Sometimes, you have to go back to the beginning to make progress, and that’s what the B team does, returning to where Laurel disappeared on them. With yet another new toy from Mr. Terrific, they get a new lead to follow up on. Dinah almost mocks Oliver for being worried about the money, and Wild Dog points out how much the city really does need the funds. Dinah is not sympathetic to this point of view. At all.
Quentin continues his almost Misery-like campaign to influence Laurel, now with offerings from a noodle shop and more talk. After her usual snarly answers, Laurel actually starts being nice to Quentin after he shares a theory about her. This is going well… except for the fact that Thea is spying from the window. This is her version of backup?
Team Arrow goes to the old crime scene, not finding much useful new except for Black Canary’s bootprint, which makes them worry she has Laurel. So both teams are wrong, which is not a good thing with tensions this high. This leads to a big breakdown between them when Team Arrow invades the B team’s ex-Helix base to search for Black Siren. It goes badly on many levels. What is laughable is Dinah demanding to know when her word hasn’t been enough for Oliver. Umm… when you started lying about Vince maybe? It’s not quite an all out fight but next door to it. At the end, Rene manages to plant a bug on Oliver, because somehow, despite Caden bugging the lair and causing them so much misery from it, they don’t have an automatic sweep set up. Wow, that’s dumb.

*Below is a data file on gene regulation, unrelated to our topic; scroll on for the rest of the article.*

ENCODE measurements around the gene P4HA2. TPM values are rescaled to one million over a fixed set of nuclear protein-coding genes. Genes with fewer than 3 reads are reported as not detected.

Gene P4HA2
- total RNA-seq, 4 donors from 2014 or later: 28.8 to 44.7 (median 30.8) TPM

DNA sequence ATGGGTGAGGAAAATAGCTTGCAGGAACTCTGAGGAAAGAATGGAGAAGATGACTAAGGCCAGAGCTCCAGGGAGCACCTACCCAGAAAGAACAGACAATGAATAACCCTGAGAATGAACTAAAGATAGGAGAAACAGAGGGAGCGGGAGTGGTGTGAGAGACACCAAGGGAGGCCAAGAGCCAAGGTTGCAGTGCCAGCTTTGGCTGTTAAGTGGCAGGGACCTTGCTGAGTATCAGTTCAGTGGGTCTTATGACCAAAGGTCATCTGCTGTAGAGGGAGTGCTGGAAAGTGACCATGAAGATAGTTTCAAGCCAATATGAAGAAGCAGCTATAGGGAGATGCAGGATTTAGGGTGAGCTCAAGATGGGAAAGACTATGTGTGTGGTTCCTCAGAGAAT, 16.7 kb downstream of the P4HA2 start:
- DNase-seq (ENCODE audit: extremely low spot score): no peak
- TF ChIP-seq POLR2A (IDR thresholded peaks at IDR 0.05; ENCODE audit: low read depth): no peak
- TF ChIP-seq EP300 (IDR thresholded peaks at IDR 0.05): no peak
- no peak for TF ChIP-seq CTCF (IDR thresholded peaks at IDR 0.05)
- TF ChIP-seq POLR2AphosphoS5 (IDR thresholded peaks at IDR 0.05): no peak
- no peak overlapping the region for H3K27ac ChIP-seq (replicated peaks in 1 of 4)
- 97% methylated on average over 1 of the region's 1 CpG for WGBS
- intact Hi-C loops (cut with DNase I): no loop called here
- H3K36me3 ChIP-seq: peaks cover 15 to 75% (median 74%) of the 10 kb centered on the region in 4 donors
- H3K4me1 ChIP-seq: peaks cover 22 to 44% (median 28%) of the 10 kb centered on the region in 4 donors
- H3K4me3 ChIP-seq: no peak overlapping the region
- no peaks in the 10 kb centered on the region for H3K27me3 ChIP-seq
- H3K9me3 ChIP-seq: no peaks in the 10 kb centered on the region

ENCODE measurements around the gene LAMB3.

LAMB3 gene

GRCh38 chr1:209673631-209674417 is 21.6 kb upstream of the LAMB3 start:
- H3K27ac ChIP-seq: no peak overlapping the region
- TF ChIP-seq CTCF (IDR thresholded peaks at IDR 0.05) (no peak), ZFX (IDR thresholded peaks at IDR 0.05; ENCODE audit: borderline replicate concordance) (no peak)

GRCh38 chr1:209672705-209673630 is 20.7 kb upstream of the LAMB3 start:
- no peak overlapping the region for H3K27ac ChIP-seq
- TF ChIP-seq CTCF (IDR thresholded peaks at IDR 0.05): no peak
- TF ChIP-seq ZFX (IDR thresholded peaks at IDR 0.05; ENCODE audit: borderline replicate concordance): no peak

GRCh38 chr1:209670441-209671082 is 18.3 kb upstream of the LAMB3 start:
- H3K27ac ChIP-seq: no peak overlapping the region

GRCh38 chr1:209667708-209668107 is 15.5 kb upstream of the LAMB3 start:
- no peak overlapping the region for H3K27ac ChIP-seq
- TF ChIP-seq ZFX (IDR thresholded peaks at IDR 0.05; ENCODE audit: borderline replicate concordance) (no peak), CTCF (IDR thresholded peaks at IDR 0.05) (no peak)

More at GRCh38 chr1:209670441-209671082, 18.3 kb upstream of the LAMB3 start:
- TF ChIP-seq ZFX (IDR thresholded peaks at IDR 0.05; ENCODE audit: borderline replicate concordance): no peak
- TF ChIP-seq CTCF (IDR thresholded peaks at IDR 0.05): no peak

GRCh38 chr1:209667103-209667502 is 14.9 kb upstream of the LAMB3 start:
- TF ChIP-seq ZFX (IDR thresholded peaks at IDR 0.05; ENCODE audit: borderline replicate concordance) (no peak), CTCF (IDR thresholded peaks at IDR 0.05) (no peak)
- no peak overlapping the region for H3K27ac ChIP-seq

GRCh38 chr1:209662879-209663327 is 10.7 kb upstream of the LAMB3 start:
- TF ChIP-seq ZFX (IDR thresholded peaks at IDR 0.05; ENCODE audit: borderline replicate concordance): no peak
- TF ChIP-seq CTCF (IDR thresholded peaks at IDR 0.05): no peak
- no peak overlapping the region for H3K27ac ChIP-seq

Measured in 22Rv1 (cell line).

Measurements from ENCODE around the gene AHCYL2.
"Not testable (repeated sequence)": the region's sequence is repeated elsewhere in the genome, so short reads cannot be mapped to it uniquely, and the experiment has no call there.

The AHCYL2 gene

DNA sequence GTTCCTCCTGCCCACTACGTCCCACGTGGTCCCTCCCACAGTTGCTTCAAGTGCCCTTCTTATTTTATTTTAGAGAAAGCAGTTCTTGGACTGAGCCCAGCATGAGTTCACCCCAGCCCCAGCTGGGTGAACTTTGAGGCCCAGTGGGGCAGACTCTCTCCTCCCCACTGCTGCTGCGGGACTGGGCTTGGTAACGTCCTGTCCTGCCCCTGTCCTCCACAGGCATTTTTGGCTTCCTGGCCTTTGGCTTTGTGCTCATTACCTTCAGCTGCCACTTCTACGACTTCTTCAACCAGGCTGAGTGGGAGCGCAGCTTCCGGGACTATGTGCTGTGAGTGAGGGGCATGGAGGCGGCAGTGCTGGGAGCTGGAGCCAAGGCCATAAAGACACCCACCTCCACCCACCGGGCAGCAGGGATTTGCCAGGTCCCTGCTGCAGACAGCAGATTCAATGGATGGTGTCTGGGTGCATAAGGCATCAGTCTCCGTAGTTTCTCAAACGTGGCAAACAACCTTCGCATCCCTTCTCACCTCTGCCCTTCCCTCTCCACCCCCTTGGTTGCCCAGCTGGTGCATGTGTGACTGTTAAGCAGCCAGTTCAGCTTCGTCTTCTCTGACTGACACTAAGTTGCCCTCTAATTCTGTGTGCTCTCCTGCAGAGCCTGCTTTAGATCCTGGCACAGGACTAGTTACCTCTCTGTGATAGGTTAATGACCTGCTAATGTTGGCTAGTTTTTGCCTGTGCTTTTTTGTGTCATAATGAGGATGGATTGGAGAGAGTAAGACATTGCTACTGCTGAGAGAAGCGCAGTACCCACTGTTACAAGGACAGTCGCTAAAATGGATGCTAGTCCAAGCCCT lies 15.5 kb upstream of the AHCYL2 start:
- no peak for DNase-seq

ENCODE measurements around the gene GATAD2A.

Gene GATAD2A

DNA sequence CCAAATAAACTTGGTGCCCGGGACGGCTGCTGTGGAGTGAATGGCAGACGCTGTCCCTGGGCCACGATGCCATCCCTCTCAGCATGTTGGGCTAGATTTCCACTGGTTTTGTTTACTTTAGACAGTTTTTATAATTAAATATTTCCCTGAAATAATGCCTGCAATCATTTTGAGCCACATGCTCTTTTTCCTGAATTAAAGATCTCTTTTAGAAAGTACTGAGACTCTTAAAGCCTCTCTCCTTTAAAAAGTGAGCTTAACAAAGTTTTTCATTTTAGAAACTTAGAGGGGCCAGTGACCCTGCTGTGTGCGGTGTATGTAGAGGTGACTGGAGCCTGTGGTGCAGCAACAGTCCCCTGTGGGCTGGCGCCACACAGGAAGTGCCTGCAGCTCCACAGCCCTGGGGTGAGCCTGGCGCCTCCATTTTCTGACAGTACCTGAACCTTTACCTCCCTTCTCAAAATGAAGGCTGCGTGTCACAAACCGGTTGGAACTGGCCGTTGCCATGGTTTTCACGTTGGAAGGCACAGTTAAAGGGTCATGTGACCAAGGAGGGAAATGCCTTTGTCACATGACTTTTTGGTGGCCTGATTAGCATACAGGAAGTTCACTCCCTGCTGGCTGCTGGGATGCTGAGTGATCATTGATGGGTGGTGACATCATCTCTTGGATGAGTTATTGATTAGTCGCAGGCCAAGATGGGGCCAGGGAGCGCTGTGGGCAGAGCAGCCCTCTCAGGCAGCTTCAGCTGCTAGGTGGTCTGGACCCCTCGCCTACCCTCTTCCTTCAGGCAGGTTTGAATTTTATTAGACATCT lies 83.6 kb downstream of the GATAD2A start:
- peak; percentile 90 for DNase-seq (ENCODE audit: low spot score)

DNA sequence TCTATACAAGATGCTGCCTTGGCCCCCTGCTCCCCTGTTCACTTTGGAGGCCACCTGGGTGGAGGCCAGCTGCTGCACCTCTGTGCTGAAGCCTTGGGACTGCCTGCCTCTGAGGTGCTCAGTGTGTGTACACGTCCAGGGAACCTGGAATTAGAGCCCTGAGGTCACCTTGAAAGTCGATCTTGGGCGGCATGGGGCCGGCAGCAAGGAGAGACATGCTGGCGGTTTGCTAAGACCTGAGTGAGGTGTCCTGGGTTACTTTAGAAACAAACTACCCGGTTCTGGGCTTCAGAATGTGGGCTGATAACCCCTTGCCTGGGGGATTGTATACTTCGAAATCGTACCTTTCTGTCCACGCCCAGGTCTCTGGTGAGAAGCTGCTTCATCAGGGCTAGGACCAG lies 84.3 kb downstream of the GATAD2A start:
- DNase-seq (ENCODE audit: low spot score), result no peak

Thea decides to actually go in to Quentin’s place, and they have a chat about her following him, her knowing he was lying about something, and Laurel contributing general snark and sarcasm. Thea, reasonably enough, points out that while Laurel might be important to Quentin, the city is essentially dying without the money she stole. Thea wants to call Oliver about this, and Quentin really doesn’t want her to. Finally, they arrive at the following deal: they’ll let Laurel go, Quentin will go with her, and when she’s out of the country, she’ll tell them how to get the money. Thea texts all this to Oliver, and the B team overhears enough to follow them.